On the maternal side, in turn, factors of protection in the relationship with the baby, besides environmental characteristics, are considered: the adaptability, the sensitivity, the mother's ability to cope with stressful facts and to buffer the depression effects on the relationship with the baby (Fonseca et al., 2010).

Although minor differences have been found between children of mothers with or without PPD, some differences deserve to be mentioned. The differences found in the babies' fourth month of life refer to interactional and communicative aspects: a smaller number of depressed mothers talked to their babies, probably because of their own depressive moods. Albeit marginally significant, children of mothers without DPP were more active in presenting communication signals, such as shouting and looking for the mother's look. Such data, though small in number, are in accordance with the findings in literature that indicate that fewer face to face exchanges happen between depressed mothers and their babies dyads (Beck, 1998; Frizzo & Picinini, 2007; Motta et al., 2005; Scwengber & Picinini, 2003), and suggest that some harm, regarding the interactional-communicative aspect, was done, in some mother-baby dyads in the fourth month of life, because of maternal depression.

Only two marginally significant differences favoring children of non-depressed mothers were found in babies at the age of eight months of life: sitting without support and accepting varied kinds of food. This finding could be explained by the fact that the maternal depression may occasion less sensor-motor stimulation in babies.

While the data obtained at the end of the first year of life show a tendency toward superiority in gross motor skills of children of mothers without depression (they start walking supported by an adult), there are signs of better language performance and adaptive motor behavior on the part of children of mothers who had postpartum depression. Indeed, there is some evidence that there may be a negative relationship between maternal directivity and certain measures of child language development (Tomasello & Farrar 1986). That is, it is possible to assume that depressed mothers were less directive in relation to their children, thus providing a faster advancement of oral language. In other words, accepting the hypothesis that depressed mothers gave less direct attention to their children, some compensatory effect may have occurred and enabled those children to develop oral language more quickly, facilitating their communication with the mother and other adults, so that they could express their desires, feelings and intentions more clearly.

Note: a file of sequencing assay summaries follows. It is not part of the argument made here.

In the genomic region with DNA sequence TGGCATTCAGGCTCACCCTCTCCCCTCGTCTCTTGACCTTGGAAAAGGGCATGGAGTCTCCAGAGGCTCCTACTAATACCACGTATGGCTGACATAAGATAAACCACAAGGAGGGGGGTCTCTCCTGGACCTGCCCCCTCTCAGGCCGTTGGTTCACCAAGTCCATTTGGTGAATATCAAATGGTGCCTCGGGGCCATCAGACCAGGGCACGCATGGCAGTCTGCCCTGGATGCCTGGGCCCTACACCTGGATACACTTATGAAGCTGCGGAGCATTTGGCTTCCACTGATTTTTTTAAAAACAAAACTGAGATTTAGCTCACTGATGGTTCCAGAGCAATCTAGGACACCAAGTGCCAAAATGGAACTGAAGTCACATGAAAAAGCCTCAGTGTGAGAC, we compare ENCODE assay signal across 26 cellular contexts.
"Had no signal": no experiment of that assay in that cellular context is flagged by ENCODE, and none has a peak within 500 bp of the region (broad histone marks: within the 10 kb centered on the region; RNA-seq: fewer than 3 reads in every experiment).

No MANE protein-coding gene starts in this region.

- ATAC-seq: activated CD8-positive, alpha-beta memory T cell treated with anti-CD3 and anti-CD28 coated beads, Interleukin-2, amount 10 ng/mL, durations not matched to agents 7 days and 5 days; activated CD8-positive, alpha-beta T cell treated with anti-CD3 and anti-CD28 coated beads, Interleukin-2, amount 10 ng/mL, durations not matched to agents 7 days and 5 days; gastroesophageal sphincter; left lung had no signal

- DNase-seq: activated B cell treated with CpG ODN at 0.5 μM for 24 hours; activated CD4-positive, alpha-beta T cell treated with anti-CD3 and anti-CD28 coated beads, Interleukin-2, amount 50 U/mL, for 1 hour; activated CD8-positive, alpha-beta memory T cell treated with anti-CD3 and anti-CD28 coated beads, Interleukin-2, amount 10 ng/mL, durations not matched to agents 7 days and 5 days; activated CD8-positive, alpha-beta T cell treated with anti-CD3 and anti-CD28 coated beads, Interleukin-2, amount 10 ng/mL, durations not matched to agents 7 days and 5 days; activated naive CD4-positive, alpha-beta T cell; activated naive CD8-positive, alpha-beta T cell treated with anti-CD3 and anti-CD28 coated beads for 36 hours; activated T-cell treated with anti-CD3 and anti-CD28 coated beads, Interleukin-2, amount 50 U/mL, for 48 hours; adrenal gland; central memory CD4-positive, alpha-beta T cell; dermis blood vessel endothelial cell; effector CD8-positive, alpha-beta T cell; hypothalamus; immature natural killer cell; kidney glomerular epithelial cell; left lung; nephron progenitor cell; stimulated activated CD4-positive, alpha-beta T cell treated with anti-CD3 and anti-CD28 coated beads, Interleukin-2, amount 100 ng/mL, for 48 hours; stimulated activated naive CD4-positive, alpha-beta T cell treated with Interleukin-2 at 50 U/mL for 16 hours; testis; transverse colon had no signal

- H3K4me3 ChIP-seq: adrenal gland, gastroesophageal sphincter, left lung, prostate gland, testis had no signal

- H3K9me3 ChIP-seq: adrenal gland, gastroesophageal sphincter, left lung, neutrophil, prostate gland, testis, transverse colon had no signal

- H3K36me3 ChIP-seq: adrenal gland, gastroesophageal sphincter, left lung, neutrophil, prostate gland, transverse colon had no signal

Such statements are only hypothetical. What seems undeniable is that the relationship between postpartum depressions and child development is far from simple or linear. It is rather mediated by a number of factors identified in several cited studies, and influenced by other marked aspects which need further clarification and confirmation. Large random samples are necessary to control the variables whose influence has been evidenced in the literature, and more refined statistical models need to be applied to determine the relative influence of all of them. External risk factors have been more widely observed; however, there is need to invest in research to investigate mother and child internal states, including thoroughly organic aspects, as the case of hormonal changes, and those that concern the severity and duration of the depressive mother's mood, the resilience both of mother and baby and its relationship with postpartum depression.



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Received on: 26/7/2011
Final version on: 27/2/2012
Approved on: 16/4/2012



Apoio: Fundação de Amparo a Pesquisa do Estado de São Paulo (Processo nº 06/59192-2)
1 De Felipe, R.P. Postpartum depression and effects on maternal interaction styles. Oral communication presented to the group of the Project Ipê on May 5, 2011.